On Wednesday June 24, a total of 89 students, faculty, and staff left the Bellevue College campus to attend a leadership retreat at Camp Casey on Whidbey Island. Upon arrival, the group began a series of tasks designed to challenge their skills as leaders, communicators, and community builders.
The retreat, spanning June 24-26, included a mix of leadership clinics, team-building exercises, and solitary reflection time. Leadership clinics included drills on self-evaluation, communication styles, leadership capabilities, and ropes courses. In self-evaluation drills, students identified themselves as being one of four different leadership categories: “drivers,” “expressives,” “amiables,” and “analytics.”
By identifying individual strengths and characteristics, the College’s faculty and staff hoped students would recognize others’ leadership styles so that groups and projects could run more smoothly.
While many students described these workshops and clinics as being “extremely helpful,” “engaging,” and “informative,” most of the retreat’s participants found the retreat’s second day and rope courses to be the “most challenging” and “difficult.”
“These courses are designed to challenge you and make you work together as a team,” said Assistant Dean of the College Faisal Jaswal as a prelude to the day’s ventures at the course. Jaswal, a major organizer and advocate of the leadership retreat, is also a resident of the island.
Though the second day of the retreat entailed a great variety of tasks, the course’s “catwalk” was a pivotal point to the retreat’s many participants, both emotionally and physically.
The catwalk was constructed of a roughly 25 foot-long log, suspended between two live trees about 50 feet in the air. The challenge faced by both the individual and the group as a whole, highlighted the importance of “teamwork and support,” according to one of the course’s curators.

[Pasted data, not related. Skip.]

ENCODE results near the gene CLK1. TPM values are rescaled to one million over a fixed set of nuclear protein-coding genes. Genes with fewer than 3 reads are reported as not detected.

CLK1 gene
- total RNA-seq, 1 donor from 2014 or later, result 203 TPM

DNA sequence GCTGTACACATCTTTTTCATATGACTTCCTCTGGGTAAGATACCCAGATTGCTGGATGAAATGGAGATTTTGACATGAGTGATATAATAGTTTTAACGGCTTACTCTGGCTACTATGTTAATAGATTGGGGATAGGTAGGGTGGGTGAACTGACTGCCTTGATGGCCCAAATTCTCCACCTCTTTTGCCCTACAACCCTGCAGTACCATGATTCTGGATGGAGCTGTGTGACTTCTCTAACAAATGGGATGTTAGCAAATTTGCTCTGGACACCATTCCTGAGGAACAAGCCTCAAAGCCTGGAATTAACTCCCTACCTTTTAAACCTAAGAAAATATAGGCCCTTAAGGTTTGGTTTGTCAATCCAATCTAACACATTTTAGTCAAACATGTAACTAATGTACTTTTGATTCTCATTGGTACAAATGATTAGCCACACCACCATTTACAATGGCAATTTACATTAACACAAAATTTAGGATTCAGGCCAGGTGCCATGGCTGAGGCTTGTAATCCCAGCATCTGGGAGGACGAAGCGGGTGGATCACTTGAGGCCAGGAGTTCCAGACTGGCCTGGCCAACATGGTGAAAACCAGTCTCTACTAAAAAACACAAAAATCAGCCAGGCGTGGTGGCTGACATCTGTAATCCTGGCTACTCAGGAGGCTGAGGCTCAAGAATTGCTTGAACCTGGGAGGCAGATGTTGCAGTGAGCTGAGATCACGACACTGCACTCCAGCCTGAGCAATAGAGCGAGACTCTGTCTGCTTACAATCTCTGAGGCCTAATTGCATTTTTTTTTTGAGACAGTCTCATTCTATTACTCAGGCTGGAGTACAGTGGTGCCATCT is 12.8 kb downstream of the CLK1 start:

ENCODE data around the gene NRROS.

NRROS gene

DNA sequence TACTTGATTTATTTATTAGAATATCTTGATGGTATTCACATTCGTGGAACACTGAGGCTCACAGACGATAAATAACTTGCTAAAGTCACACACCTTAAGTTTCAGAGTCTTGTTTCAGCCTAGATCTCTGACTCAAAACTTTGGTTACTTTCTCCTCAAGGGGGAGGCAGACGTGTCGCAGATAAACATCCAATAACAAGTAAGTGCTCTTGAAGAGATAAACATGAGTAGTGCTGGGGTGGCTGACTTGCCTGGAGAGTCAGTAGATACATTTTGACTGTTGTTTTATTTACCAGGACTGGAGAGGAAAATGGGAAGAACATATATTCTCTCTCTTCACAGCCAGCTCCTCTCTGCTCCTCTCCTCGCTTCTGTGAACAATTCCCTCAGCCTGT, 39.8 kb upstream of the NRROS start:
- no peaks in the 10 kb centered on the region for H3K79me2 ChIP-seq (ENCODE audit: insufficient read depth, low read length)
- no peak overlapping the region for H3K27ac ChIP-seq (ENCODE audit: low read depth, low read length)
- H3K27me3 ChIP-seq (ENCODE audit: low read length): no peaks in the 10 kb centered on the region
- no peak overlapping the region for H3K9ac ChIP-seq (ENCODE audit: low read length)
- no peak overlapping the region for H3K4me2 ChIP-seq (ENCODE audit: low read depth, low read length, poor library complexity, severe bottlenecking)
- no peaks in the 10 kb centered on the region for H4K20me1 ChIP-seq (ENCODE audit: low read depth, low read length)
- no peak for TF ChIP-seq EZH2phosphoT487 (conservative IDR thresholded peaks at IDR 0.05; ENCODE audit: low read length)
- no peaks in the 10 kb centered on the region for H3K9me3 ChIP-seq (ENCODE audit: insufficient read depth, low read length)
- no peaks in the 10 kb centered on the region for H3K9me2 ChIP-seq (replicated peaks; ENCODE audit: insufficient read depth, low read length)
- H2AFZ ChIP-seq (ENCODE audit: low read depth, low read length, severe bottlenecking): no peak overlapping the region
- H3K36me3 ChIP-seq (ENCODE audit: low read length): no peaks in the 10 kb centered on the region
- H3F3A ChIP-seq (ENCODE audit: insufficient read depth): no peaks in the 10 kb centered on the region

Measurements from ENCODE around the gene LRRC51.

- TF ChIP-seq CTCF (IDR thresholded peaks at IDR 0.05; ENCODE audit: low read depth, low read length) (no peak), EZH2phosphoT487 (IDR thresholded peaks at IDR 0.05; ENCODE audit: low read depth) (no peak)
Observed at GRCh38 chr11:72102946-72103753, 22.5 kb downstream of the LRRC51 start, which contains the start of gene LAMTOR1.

Each participant made a 50-foot climb up to the catwalk, where a roughly 1.5 foot wide, seemingly pendulous log was suspended. These participants were harnessed and tied by a secure rope-and-pulley system and were instructed to walk along the log to reach the other side.
“Live life to the fullest!” cheered exuberant participant Tyler Woods after conquering the catwalk. Woods was the first student of group “Beta” to take on the log. While other team members described Woods as being “poised’ and “confident,” not all of the group’s partakers demonstrated these same qualities.
“I’m terrified of heights,” said Beta group member Ariel Kerr in anticipation of the activity. Kerr achieved her goal of climbing up to the log of the catwalk, even despite her very-obvious fear of heights. With the support of her team, Kerr was able to conquer her fear and inspire others at the same time. For her great demonstration of courage and determination, Kerr was given an award for the “Most Growth” in a ceremony marking the end of the retreat.
This theme of “support” resonated throughout the day’s events. Most surprising were its musical manifestations, which included performances of Queen’s “We Are the Champions,” Journey’s “Don’t Stop Believing,” and The Sound of Music’s “Do Ra Me” song, just to name a few.
The ropes course helped identify people’s strengths and how to use them in real life situations and challenges, explained another advisor at the camp.
Though the rope courses were described as being the most popular, other activities at the camp were also successful in bringing students together and analyzing differences in perspective.
The participants stayed on the grounds of Whidbey Island’s Camp Casey. Formerly “Fort Casey,” the camp is roughly 119 years old. Though the buildings, barracks, utilities, and beds could be mistaken as antiques, the spirit of the camp and its campers emulated a sense of jubilance and fun.
At the end of the retreat’s third and final day, every student, faculty member, and staff person alike came together on the fields of Camp Casey to reflect on and celebrate the conclusion of the College’s eighth annual leadership retreat.
Everyone was given the chance to share anything they wanted about their experience, or something they may have learned from the retreat.
Following the reflection time, an award ceremony took place, giving special recognition to outstanding and conspicuous individuals from the retreat. The awards included: people with the most: “Growth, Leadership, Spirit” and being a “Team Player.”
According to Jaswal, the College will have the ability to grow and change with the addition of these essential new leaders. “We have seen a great number of leaders here this week,” he said.